Gazpacho, a classic cold Spanish soup, is usually drunk by the glass in the heat of the Iberian summer. But I first encountered it on a beach in West Wales. And it is a moment that I will never forget, filled as it is with the shock of the new.
At the end of my first year of university my friend and I went to stay with her Mum Sheila. It was unusually hot and it was bliss getting out of the city, after weeks of exams, lazing in Sheila’s glorious garden and doing very little. One evening we went for a picnic on the beach and, for some strange reason, we decided to swim off the Pembrokeshire coast. The water was not quite as hot as we expected and when we came out of the water we were as pink as boiled lobster, as cold as chilled oysters, and very hungry.
As I walked up the beach I was expecting the sort of picnics I’d grown up with: sandwiches, a bag of crisps and maybe a Penguin biscuit if we were lucky. Hot tea would be served in a plastic Thermos cup that was shared between us all.
Back at Sheila’s car I saw the paraphernalia of a picnic as I knew it: a thermos flask, some red plastic cups and plates, stuff wrapped in foil. But, as I came to learn, Sheila’s food was never quite what you expected. First she handed us cups of gazpacho, garnished with ice cubes and homemade croutons. I’d never had homemade soup before, let alone cold soup and I couldn’t get over the tastes of salt, garlic and tomatoes, or the fact that she’d not only served it on a beach, but also bothered to make it look pretty. When I think about it these days I can’t get over the fact that, considering she’d never been to Spain and there was no such thing as the internet, she’d found such a recipe and decided to try it.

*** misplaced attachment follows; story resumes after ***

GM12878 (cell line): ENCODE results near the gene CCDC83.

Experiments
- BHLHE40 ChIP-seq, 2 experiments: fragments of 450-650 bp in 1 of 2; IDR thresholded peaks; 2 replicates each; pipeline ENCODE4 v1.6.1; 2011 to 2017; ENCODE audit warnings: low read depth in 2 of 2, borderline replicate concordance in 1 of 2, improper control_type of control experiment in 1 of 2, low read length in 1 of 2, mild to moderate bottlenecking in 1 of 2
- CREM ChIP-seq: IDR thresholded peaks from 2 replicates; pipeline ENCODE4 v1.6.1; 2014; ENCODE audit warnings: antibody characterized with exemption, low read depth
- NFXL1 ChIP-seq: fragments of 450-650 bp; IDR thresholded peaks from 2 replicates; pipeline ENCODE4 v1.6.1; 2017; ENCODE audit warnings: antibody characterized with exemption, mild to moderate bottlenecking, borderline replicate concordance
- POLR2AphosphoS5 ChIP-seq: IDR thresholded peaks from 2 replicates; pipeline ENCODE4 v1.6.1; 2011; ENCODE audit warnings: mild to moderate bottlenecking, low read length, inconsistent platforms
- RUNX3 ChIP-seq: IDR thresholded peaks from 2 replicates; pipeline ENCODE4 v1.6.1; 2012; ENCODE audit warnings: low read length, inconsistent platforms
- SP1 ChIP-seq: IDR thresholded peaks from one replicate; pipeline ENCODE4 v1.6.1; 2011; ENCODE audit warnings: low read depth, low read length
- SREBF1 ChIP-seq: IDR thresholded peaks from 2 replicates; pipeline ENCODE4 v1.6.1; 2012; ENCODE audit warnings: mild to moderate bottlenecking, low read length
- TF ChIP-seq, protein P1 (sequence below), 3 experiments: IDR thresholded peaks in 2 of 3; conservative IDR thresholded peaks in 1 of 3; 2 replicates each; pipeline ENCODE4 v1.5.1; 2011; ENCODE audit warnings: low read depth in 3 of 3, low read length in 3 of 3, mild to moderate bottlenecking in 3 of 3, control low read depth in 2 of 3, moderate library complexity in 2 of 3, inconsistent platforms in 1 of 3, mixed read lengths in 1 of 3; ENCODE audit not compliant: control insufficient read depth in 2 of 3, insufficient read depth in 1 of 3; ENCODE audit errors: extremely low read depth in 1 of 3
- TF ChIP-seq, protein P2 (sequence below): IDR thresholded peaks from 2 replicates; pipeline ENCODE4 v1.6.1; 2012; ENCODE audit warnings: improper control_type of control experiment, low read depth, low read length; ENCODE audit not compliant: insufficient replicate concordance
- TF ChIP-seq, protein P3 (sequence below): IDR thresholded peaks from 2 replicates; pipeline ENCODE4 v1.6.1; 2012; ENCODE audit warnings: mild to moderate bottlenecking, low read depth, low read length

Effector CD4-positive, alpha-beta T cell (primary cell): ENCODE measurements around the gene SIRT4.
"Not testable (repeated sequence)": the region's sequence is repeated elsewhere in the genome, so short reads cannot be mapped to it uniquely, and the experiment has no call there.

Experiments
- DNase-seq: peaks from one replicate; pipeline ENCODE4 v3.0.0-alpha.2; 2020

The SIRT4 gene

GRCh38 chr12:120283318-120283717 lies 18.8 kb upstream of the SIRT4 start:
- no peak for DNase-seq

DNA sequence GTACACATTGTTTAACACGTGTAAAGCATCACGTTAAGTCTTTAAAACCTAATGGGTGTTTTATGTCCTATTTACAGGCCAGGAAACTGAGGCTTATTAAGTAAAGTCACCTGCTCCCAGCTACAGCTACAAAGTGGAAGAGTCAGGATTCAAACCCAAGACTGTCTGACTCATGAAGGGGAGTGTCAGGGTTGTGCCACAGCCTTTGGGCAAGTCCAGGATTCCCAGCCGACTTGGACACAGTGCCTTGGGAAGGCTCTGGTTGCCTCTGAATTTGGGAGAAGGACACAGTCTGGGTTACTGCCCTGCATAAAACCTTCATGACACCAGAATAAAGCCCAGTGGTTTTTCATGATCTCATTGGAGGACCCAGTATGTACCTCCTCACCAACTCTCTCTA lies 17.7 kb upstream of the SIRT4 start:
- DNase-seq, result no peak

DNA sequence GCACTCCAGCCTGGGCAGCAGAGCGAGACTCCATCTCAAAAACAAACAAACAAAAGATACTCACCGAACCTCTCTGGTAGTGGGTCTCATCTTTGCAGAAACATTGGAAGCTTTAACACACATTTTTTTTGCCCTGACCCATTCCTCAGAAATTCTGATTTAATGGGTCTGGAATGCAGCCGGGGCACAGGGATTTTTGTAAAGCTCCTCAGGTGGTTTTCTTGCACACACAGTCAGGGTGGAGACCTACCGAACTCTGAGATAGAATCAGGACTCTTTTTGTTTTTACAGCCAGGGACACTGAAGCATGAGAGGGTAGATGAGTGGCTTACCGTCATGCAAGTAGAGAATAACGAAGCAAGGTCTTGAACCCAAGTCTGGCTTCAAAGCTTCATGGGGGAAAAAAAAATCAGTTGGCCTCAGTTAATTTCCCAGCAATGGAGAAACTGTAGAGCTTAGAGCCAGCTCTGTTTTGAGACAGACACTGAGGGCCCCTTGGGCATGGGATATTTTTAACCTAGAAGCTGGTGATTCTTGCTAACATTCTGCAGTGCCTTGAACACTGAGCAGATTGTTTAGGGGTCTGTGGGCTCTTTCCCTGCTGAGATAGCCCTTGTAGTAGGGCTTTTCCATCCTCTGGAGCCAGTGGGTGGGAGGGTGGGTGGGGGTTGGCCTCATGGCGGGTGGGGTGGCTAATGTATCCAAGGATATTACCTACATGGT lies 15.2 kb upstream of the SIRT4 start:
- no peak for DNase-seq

She followed this with some cold poached fish and hollandaise, then homemade cake. I can’t remember what we drank but I’m pretty certain it wasn’t tea tinged with the fragrance of plastic. It remains, even twenty-four years later, the most memorable picnic of my life. For the contrast in temperatures between the Irish sea and the June sunshine. For the sense of freedom, of growing up and on. And for the way it made me realise that ‘picnic’ like many words and concepts was not something fixed and defined, that it could be something different.
Even now I don’t mind a sandwich on a beach. But I’d rather have a cup of this…
For two decent bowlfuls you will need:
Half a cucumber, chopped
1 green pepper, deseeded, destalked and chopped into cubes
1 400g tin of peeled tomatoes
1 clove of garlic
olive oil (no need to use your extra-best virgin oil on this)
1 slice of bread (or two if you want to make croutons too)
red or white vinegar
1. Put a slice of bread into a liquidiser, or food processor and blend it until it forms breadcrumbs.
2. Peel and crush the garlic clove and mix into the breadcrumbs with a couple of dessertspoonfuls of olive oil. The crumbs should all be coated with oil but shouldn’t be dripping.
3. Blend the cucumber, the tin of peeled tomatoes and the pepper together until smooth. You may find, once you’ve made this a few times, that you prefer a thicker more tomato-based flavour; in that case leave out a bit of the more watery veg (the cucumber and pepper) or add more tomatoes. And vice-versa if you prefer a greener, fresher taste. This is the point when you remember your lessons on colours from primary school: mix green and red together and you get…brown.
4. Pour the vegetables into a bowl and stir in the garlic-bread-oil mix. The bread will thicken up the soup and the garlic-oil will add depth of flavour. Stir it together well and season with a teaspoon or two of red or white wine vinegar, some salt and black pepper and some more olive oil. It can be eaten straight away (preferably garnished with ice-cubes and sizzling croutons) or the flavour improves if it’s left for a few hours.